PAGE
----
As much as I sometimes long for the end of hockey season — the end of hours in freezing rinks, ungodly start times and odometer-stressing travel games — I always mourn it when it actually happens. It means my little boy is a year older; a step further from babyhood.
It also means the end of our team as we know it. Each season a little family forms — dysfunctional sometimes, maybe — but still great. It is a family of little boys and girls, the men and women who coach them, and the parents, siblings, grandparents, aunts and uncles who schlep to faraway rinks and cheer till they don’t have any voices left.
The end of each season means the passing of that unique family. The core of the team might stay the same, but some parts are almost always lost. While others are gained, it’s never quite the same. And that’s OK. It’s good even, because it teaches players to accept evolution and adapt to change.
It’s still sad to me. We had such a great little team this year. Sam loved his coaches, I loved my cheering mates, and the chemistry among the boys was infectious. They were minutes away from the league championship win, but when they lost instead, they rallied around each other.
Now that Sam’s season is over and our hockey attention is focused on the Bruins, Sam is watching change happen to the game’s elite. Change last year came in the form of one of his most beloved players, Tim Thomas, choosing to leave the team.
Change this year came, among other ways, at the trade deadline, when veteran forward Jaromir Jagr unexpectedly found himself traded to Boston. Sam asked, “Who is Jar - O - mir Jae-grrrrr?”
So I told him about the “Czech-mates,” about Super Mario, about Olympic gold medals and international leagues. We talked about what it means to be “old” in hockey versus old in life. We watched some Bruins locker room interviews of Seguin and Marchand growing starry-eyed about the chance to play with a fading but still talented hockey god.
We clicked on the next video, and it was big number 68 in his thick accent talking about how he had to get better as a Bruin. How he felt bad for his linemates that night — Seguin and Marchand — because he was so bad (he wasn’t; in fact he scored the game’s only goal). “But,” he said, “I will work hard, and I will get better.”
Sam wanted to watch more interviews, so we watched Jagr’s first interview after finding out about the trade. Looking exhausted but gracious and thoughtful in his responses to the media, when asked if he was comfortable in a supporting role, Jagr said he had changed a lot as a player. Where his focus before was on being the best in the game, now it was on doing whatever would help his team win. Then he got asked the inevitable retirement question,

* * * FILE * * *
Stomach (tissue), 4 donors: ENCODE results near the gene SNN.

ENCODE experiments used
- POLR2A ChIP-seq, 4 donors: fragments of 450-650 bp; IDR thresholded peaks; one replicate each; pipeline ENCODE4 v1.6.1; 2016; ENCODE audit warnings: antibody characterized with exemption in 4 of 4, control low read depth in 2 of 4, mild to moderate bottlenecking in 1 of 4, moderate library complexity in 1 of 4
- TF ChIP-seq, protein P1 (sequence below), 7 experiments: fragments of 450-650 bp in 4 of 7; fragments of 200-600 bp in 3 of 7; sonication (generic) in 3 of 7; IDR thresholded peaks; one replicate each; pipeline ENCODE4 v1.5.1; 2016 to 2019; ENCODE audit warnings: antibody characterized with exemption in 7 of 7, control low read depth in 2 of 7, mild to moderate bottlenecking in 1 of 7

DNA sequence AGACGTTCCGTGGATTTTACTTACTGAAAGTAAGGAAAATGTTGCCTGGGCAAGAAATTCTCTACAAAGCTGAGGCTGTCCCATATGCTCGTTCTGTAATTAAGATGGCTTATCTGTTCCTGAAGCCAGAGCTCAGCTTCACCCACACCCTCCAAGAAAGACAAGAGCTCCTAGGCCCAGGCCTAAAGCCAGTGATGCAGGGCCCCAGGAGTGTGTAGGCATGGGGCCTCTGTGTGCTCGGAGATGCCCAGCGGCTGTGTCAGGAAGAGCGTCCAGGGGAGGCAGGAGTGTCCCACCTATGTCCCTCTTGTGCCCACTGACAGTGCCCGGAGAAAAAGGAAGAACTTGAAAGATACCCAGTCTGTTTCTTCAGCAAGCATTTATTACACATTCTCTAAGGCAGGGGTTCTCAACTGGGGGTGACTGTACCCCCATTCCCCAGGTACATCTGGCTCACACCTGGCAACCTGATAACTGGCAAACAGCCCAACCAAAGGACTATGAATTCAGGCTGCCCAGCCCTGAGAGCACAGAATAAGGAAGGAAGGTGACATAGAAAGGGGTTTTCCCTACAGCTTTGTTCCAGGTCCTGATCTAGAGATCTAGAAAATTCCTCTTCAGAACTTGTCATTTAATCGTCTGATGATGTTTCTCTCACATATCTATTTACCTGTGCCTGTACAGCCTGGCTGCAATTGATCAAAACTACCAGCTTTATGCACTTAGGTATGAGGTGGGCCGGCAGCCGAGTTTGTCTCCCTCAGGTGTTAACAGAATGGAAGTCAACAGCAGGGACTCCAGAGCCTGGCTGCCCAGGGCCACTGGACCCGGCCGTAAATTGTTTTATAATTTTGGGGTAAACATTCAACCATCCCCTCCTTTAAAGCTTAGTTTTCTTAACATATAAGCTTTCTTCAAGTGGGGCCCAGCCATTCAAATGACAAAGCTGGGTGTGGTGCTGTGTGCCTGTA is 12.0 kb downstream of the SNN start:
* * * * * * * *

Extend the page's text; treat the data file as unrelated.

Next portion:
“I am not a great hockey player anymore,” Jagr said, and Sam twisted in my lap to ask if that was true. I hushed him and pointed to the screen. “But I still love this game. I love it so much. If they will let me keep playing in NHL I think I keep playing in NHL. If no team wants me here, I go back and play in Czech league. When you love something so much you don’t want to let it go until you have to.”
In the interviews, he was clearly tired and shocked from being traded, and he looked every bit of 41 years. Sam worried that he wasn’t that good anymore. But my husband weighed in. “He said the game has changed, Sam, so he’s changed. That’s what you have to do … you have to change your game as you change teams, change coaches, you have to learn. Even if you are one of the greatest players ever.”
So we showed Jagr’s famed goal against the Blackhawks in the Stanley Cup Finals in 1992, where he danced around the entire Chicago line to score one of the most impressive goals ever caught on film. And then we showed him a recent and amazing Jagr assist, which was nearly as impressive as the goal and more representative of what Jagr is known for now, late in his career.
Apparently, change isn’t just hard. It can mean some really good hockey too.
Maybe I’m ruminating on the difficulty of change so much because I have a big one coming in my own life. This fall I begin my doctoral program in nutrition and health behavior change at Harvard School of Public Health. I worked hard to earn my fellowship, and this is what I’ve wanted for a long time, but I’m also conflicted.
My work now is local and flexible and lets me be a full-time hockey (and riding and baseball and violin and basketball and lacrosse) mom. The thought of missing out on some that next year makes my heart break. But I also know that there is no bigger role model for kids than their own parents. Sam won’t just learn about hard work, sacrifice and contributing to something bigger from his sports heroes — he needs to see it from his parents too.
Change is hard. It’s hard on Jaromir Jagr, it’s hard for my little Mite, and it’s hard for me. But it’s also always going to be a part of every hockey season, part of every person’s life, and it can lead to great things ahead. As we turn the bittersweet page on a great season and head out the door to summer, Sam has great memories to take with him, and he is already looking forward to what next year will bring. And so am I.
April Bowling is a mother of two, including one avid little hockey player named Sam. Owner of TriLife Coaching, a multisport training firm in Essex, Mass., April also co-founded the TriROK Foundation.